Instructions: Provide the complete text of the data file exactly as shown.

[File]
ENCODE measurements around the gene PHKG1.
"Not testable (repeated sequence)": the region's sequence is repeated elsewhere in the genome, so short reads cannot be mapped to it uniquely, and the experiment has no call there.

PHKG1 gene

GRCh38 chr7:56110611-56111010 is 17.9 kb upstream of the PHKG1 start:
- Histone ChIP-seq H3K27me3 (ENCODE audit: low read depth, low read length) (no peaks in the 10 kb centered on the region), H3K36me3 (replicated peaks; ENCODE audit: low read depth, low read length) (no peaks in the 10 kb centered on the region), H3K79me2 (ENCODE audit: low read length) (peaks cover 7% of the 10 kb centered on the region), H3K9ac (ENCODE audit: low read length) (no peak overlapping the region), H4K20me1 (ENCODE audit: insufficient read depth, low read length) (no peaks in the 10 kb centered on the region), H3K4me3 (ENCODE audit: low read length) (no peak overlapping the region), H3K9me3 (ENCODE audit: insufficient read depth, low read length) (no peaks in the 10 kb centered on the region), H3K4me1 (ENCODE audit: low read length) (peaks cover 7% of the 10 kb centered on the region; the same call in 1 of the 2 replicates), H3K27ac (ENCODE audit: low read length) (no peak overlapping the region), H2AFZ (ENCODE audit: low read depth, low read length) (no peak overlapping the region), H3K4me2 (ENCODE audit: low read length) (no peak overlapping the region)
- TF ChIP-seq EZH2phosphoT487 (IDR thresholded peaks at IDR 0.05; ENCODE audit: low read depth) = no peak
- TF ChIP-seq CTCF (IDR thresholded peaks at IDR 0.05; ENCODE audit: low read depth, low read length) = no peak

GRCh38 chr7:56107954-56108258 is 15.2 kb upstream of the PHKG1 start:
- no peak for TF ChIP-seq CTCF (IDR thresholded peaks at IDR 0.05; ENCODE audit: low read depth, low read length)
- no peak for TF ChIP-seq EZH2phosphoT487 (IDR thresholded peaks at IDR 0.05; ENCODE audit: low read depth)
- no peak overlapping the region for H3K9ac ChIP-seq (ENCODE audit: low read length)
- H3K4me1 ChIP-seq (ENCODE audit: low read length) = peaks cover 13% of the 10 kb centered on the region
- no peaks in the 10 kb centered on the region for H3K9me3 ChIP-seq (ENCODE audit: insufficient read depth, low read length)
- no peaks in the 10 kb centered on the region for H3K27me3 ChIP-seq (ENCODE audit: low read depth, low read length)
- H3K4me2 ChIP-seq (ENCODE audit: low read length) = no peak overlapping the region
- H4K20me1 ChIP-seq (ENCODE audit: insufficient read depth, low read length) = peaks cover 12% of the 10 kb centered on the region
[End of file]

ENCODE measurements around the gene PHKG1.
"Not testable (repeated sequence)": the region's sequence is repeated elsewhere in the genome, so short reads cannot be mapped to it uniquely, and the experiment has no call there.

PHKG1 gene

GRCh38 chr7:56110611-56111010 is 17.9 kb upstream of the PHKG1 start:
- Histone ChIP-seq H3K27me3 (ENCODE audit: low read depth, low read length) (no peaks in the 10 kb centered on the region), H3K36me3 (replicated peaks; ENCODE audit: low read depth, low read length) (no peaks in the 10 kb centered on the region), H3K79me2 (ENCODE audit: low read length) (peaks cover 7% of the 10 kb centered on the region), H3K9ac (ENCODE audit: low read length) (no peak overlapping the region), H4K20me1 (ENCODE audit: insufficient read depth, low read length) (no peaks in the 10 kb centered on the region), H3K4me3 (ENCODE audit: low read length) (no peak overlapping the region), H3K9me3 (ENCODE audit: insufficient read depth, low read length) (no peaks in the 10 kb centered on the region), H3K4me1 (ENCODE audit: low read length) (peaks cover 7% of the 10 kb centered on the region; the same call in 1 of the 2 replicates), H3K27ac (ENCODE audit: low read length) (no peak overlapping the region), H2AFZ (ENCODE audit: low read depth, low read length) (no peak overlapping the region), H3K4me2 (ENCODE audit: low read length) (no peak overlapping the region)
- TF ChIP-seq EZH2phosphoT487 (IDR thresholded peaks at IDR 0.05; ENCODE audit: low read depth) = no peak
- TF ChIP-seq CTCF (IDR thresholded peaks at IDR 0.05; ENCODE audit: low read depth, low read length) = no peak

GRCh38 chr7:56107954-56108258 is 15.2 kb upstream of the PHKG1 start:
- no peak for TF ChIP-seq CTCF (IDR thresholded peaks at IDR 0.05; ENCODE audit: low read depth, low read length)
- no peak for TF ChIP-seq EZH2phosphoT487 (IDR thresholded peaks at IDR 0.05; ENCODE audit: low read depth)
- no peak overlapping the region for H3K9ac ChIP-seq (ENCODE audit: low read length)
- H3K4me1 ChIP-seq (ENCODE audit: low read length) = peaks cover 13% of the 10 kb centered on the region
- no peaks in the 10 kb centered on the region for H3K9me3 ChIP-seq (ENCODE audit: insufficient read depth, low read length)
- no peaks in the 10 kb centered on the region for H3K27me3 ChIP-seq (ENCODE audit: low read depth, low read length)
- H3K4me2 ChIP-seq (ENCODE audit: low read length) = no peak overlapping the region
- H4K20me1 ChIP-seq (ENCODE audit: insufficient read depth, low read length) = peaks cover 12% of the 10 kb centered on the region